that evaluated him said he saw serious psycho sexual problems. >> michael, we had a conversation about this, you suffered abuse when you were 8 years old at a camp. this kind of case for anyone that's been through this must bring back the sharpest of emotions. what is your feeling seeing somebody like sandusky being convicted? >> you feel vindication. you feel you finally may get it. what happens now is he becomes our abuser, because we see a sandusky person that abused us that was never brought to trial or put behind bars and we've
been carrying the burden of our sexual abuse all these many, many years. and i'm so worried that if he was found not guilty, you would find another generation of children who had been sexually abused remaining silent for fear if they said anything, nobody would believe them. >> having been through it, what kind of courage did it take these victims to get on that stand, do you think? >> the most unbelievable amount of courage you could ever imagine. this happened to me in 1953, piers. and we're now in 2012. it's a closer time frame for them. but you are reliving what happened to you yesterday afternoon and hoping people believe you. >> drew, michael's reaction
shows the depth of the scarring from these things. >> it's unbelievable. kids that age, when terrorizing things happen feel responsible. this is my fault. and the perpetrators play on that. they groom them and let them believe they're in control of this. they believe they caused it, and then me as my sexual self, my self as a man, i have this horrible secret and there's something wrong with me. these are tremendous burdens that stay with them the rest of their life. it never fully goes away. >> michael, what are your feelings towards a man like sandusky? >> evil, just pure, pure evil. that's what these people are. people need to understand it. like you say, he didn't do anything -- walking out in the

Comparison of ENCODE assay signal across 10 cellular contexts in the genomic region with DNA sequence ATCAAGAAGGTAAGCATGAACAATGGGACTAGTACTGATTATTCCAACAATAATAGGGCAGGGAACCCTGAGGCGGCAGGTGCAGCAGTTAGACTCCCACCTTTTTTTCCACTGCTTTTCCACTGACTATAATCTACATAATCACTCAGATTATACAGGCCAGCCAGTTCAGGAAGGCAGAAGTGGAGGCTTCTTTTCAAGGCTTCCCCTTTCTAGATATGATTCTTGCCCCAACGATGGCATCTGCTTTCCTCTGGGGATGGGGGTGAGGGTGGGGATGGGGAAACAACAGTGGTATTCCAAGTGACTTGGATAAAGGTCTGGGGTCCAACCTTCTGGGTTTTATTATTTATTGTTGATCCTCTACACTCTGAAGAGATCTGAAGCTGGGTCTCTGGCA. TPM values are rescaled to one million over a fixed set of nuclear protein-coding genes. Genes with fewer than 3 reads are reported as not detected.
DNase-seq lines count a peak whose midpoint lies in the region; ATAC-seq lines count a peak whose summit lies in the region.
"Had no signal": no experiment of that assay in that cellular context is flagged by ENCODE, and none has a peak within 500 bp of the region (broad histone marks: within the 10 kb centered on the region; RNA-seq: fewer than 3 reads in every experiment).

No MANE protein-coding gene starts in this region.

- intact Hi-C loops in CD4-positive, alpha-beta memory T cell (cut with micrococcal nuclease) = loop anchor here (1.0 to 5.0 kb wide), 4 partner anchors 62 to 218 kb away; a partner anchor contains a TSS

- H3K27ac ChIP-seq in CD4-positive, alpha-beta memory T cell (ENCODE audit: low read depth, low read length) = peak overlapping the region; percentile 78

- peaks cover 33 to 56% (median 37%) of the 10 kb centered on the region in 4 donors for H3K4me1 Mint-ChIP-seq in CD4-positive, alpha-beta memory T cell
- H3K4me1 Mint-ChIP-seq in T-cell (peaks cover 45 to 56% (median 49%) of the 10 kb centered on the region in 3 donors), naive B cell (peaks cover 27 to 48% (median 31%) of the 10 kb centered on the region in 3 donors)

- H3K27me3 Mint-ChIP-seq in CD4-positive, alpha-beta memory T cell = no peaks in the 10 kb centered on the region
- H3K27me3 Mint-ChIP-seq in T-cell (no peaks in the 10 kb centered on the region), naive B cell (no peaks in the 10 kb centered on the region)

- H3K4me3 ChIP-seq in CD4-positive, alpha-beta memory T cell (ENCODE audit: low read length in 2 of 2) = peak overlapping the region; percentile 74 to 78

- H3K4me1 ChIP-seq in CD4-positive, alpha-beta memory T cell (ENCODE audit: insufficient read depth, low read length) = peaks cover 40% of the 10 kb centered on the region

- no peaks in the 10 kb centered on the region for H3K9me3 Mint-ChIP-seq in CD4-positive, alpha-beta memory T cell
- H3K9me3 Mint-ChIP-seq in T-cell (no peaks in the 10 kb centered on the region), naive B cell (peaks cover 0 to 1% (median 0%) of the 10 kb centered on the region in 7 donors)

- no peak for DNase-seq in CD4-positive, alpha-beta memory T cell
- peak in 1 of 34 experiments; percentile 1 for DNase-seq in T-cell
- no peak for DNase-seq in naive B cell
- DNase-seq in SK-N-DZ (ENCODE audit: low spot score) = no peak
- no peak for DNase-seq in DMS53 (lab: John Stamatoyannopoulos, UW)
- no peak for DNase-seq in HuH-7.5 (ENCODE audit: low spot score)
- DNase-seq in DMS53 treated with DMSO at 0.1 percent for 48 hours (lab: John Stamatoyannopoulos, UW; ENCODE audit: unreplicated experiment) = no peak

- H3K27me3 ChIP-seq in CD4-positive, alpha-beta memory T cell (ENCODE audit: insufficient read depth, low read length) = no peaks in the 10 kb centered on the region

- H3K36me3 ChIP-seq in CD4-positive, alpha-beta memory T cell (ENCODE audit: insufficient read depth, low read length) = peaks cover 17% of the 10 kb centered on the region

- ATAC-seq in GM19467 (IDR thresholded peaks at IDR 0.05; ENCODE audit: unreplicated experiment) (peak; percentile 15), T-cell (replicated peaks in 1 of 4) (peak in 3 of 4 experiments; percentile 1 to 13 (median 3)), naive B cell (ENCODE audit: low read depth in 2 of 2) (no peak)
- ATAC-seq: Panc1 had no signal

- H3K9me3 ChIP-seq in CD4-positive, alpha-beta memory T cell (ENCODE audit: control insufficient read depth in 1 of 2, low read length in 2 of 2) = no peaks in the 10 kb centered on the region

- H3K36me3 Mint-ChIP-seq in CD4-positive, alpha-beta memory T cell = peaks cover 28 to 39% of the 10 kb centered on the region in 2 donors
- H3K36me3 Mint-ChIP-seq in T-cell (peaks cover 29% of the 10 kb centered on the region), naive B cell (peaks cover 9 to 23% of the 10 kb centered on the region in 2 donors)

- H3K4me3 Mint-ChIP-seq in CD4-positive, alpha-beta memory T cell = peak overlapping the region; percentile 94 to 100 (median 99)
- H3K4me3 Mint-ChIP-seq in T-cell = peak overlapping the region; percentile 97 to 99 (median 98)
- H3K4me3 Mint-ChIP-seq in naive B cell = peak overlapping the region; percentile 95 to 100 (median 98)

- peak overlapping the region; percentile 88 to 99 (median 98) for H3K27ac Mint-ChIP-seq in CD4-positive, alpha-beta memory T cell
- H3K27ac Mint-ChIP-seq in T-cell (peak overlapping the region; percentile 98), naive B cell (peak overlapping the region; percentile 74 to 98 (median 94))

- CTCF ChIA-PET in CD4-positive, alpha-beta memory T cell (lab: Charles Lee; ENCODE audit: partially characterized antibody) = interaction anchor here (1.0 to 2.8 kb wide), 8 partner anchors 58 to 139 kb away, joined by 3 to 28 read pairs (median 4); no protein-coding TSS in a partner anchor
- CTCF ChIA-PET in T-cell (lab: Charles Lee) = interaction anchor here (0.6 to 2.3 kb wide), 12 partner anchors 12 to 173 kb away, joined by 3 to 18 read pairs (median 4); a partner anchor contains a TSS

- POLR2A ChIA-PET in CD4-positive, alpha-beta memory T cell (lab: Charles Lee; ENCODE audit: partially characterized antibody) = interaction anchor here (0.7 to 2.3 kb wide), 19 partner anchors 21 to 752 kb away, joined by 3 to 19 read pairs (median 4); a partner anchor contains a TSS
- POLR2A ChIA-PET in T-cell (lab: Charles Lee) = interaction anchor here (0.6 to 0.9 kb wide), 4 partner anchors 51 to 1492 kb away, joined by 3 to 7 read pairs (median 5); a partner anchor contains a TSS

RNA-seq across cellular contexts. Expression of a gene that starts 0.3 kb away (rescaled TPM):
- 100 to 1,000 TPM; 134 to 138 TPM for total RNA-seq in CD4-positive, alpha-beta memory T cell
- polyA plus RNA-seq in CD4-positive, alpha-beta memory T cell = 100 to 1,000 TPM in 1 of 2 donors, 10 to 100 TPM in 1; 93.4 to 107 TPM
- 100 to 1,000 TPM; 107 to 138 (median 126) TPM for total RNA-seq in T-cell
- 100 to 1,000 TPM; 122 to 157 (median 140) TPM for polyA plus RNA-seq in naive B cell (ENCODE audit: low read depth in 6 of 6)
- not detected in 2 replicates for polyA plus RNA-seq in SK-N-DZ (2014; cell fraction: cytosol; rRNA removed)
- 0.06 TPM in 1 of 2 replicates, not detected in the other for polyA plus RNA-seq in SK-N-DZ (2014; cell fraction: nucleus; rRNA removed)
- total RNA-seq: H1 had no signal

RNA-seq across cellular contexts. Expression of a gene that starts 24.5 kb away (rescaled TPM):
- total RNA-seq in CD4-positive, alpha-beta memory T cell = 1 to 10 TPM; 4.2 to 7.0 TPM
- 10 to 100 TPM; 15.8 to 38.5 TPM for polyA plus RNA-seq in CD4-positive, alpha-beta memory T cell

trial, didn't smile, no emotion at all. these people don't show emotion. they don't think they're guilty of anything. this is their life. >> they believe that kids do want this. >> in fact, we came on to them and we caused them to be in this situation. >> and these pedophiles cleverly construct a relationship. a lot of these boys said they would receive gifts from him. >> you're special, you have special abilities, you're a special person, and then brings that in, in a way -- >> my parents broke up when i was 3 years of age. don taught me how to throw a football, a baseball, taught me how to trampoline. when i took second place in a yo-yo contest, i didn't think i